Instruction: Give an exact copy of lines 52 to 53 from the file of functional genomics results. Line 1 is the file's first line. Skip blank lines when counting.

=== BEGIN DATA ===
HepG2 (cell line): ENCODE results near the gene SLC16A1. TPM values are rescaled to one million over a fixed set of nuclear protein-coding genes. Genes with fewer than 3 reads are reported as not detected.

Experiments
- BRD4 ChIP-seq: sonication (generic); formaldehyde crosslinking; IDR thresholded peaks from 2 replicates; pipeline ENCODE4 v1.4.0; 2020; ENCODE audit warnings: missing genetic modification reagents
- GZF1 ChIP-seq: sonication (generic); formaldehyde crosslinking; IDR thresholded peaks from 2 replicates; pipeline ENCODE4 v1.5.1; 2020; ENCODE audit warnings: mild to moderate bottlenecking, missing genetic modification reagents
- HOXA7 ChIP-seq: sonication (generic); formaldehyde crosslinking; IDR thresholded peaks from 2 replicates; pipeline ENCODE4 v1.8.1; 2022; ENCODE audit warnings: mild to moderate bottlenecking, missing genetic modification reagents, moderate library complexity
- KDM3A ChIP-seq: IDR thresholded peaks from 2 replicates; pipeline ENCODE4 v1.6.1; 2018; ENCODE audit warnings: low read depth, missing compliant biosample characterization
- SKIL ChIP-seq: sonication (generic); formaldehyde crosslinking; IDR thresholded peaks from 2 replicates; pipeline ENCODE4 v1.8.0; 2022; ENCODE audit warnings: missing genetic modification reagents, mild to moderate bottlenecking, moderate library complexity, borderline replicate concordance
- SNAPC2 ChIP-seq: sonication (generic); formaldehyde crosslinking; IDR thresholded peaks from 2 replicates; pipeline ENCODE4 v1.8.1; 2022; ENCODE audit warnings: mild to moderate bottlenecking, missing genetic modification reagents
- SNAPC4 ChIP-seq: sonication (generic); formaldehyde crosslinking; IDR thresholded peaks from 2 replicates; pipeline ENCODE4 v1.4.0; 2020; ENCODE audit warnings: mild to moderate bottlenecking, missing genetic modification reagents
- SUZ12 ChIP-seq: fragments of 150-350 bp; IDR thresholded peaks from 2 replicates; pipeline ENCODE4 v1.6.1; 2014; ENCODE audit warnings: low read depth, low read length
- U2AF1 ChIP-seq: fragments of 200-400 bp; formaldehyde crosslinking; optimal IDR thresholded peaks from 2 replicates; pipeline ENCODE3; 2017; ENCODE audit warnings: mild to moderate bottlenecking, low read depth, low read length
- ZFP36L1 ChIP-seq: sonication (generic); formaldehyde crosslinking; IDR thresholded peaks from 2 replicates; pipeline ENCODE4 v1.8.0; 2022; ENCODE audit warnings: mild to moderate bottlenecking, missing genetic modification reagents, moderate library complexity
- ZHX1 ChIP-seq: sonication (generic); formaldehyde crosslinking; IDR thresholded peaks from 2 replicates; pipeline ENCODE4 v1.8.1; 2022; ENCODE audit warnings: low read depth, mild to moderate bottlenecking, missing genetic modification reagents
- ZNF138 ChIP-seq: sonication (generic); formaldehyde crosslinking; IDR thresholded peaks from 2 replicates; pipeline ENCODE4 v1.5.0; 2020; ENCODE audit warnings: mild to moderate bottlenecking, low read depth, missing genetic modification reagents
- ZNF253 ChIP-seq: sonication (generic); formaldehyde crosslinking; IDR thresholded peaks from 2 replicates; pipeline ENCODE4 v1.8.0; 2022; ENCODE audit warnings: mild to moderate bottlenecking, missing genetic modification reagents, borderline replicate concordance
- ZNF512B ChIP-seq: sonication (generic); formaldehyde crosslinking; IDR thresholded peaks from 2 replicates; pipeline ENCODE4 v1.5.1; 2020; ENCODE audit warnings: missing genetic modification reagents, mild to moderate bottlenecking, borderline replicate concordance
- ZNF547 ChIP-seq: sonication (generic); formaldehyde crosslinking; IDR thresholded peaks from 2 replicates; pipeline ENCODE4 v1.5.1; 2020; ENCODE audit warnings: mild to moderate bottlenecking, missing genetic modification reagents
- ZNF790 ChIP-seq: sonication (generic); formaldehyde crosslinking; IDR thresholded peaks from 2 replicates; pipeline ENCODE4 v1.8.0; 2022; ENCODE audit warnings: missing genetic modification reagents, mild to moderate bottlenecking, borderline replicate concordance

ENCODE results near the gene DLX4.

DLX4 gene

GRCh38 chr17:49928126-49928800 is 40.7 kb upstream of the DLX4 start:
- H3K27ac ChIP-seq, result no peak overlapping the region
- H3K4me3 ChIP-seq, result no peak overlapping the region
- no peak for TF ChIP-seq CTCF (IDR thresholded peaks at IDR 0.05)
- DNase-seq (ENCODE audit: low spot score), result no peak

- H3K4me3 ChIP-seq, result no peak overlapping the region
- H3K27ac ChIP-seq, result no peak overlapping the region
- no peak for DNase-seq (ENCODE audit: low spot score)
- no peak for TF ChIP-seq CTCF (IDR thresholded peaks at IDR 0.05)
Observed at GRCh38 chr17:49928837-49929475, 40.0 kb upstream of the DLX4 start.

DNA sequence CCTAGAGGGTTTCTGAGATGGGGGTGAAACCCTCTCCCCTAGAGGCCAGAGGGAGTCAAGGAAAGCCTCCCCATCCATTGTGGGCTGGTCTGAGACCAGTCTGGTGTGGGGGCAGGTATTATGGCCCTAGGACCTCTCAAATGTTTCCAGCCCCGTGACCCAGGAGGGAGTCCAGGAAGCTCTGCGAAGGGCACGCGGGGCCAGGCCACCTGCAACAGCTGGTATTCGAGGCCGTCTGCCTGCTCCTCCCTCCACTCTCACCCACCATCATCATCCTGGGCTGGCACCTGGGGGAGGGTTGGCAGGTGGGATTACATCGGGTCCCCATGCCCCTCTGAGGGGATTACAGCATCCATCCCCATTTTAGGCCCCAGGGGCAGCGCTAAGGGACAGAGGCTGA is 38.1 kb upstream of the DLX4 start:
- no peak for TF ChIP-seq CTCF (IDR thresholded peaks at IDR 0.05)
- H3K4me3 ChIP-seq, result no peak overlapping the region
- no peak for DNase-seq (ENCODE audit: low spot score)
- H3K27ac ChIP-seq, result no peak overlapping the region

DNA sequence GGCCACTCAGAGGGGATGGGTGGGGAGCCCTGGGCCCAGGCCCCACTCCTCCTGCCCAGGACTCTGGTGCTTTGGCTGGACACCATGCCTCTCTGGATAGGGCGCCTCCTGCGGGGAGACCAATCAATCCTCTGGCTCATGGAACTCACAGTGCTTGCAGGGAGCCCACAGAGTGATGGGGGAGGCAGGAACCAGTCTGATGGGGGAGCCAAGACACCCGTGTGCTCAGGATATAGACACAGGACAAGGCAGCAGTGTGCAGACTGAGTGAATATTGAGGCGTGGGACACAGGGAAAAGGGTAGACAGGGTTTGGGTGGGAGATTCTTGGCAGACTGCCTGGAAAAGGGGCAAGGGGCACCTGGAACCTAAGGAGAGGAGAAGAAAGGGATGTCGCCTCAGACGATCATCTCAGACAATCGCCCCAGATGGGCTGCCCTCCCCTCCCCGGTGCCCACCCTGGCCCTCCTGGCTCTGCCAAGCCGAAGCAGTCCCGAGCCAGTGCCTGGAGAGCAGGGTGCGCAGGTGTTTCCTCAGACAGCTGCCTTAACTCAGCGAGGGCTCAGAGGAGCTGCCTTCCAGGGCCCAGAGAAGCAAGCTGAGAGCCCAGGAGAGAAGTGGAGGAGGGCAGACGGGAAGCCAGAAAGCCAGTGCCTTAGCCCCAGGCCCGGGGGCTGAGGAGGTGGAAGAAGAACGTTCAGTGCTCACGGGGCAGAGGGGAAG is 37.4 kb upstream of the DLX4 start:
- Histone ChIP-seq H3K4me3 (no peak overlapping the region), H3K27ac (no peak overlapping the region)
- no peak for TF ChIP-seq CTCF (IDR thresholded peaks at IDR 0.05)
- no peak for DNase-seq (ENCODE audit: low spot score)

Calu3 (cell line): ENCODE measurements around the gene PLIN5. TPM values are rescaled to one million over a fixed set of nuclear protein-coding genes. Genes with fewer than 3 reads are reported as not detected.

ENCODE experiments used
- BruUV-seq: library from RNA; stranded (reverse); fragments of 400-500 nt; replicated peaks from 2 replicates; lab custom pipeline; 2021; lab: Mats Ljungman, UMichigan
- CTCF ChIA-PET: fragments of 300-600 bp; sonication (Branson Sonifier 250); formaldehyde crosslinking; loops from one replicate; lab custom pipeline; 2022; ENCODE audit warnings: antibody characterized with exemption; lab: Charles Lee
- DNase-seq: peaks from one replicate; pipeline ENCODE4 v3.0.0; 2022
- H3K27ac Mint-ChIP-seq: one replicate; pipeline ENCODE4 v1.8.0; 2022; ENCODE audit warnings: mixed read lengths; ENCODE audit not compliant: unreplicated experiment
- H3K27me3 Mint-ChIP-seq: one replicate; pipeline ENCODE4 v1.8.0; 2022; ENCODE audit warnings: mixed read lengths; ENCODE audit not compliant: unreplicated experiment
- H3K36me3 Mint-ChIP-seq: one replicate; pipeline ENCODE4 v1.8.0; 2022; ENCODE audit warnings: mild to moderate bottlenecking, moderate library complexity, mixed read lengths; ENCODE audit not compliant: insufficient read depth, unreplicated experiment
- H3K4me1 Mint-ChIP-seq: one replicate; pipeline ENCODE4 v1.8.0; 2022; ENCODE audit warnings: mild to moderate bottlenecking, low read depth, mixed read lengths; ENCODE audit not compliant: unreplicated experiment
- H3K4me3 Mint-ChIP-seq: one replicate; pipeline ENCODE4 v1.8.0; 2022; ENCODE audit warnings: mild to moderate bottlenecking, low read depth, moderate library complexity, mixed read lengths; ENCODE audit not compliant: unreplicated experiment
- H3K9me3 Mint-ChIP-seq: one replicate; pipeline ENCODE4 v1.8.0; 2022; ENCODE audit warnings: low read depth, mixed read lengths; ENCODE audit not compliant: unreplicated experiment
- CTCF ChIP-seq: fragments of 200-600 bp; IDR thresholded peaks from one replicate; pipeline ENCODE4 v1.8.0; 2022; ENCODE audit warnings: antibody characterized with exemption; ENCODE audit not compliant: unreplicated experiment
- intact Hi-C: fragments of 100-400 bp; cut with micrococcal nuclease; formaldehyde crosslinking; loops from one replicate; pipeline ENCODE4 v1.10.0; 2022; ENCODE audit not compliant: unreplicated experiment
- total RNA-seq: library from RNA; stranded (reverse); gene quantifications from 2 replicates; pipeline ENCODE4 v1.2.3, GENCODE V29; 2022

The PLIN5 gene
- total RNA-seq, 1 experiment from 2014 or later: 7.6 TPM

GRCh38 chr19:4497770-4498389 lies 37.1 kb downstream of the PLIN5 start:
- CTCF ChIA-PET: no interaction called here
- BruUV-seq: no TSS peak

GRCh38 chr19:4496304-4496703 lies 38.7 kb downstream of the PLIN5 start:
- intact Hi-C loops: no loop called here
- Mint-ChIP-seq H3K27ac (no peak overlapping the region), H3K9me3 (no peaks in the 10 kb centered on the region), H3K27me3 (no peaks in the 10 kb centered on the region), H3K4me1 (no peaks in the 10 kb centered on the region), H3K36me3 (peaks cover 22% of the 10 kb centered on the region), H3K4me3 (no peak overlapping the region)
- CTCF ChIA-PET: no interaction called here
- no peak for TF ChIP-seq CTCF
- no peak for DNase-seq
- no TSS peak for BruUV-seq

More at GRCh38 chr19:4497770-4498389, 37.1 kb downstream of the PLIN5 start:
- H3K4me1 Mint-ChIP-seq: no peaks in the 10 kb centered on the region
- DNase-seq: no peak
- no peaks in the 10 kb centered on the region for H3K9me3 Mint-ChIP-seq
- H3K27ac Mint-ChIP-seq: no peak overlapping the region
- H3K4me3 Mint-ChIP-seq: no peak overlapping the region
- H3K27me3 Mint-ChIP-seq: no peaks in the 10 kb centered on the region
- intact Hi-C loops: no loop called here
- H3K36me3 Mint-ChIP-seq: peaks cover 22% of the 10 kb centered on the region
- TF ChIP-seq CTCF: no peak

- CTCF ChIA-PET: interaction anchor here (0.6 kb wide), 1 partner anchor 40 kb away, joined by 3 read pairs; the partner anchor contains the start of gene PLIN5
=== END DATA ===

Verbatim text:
- intact Hi-C: fragments of 100-400 bp; cut with micrococcal nuclease; formaldehyde crosslinking; loops from one replicate; pipeline ENCODE4 v1.10.0; 2022; ENCODE audit not compliant: unreplicated experiment
- total RNA-seq: library from RNA; stranded (reverse); gene quantifications from 2 replicates; pipeline ENCODE4 v1.2.3, GENCODE V29; 2022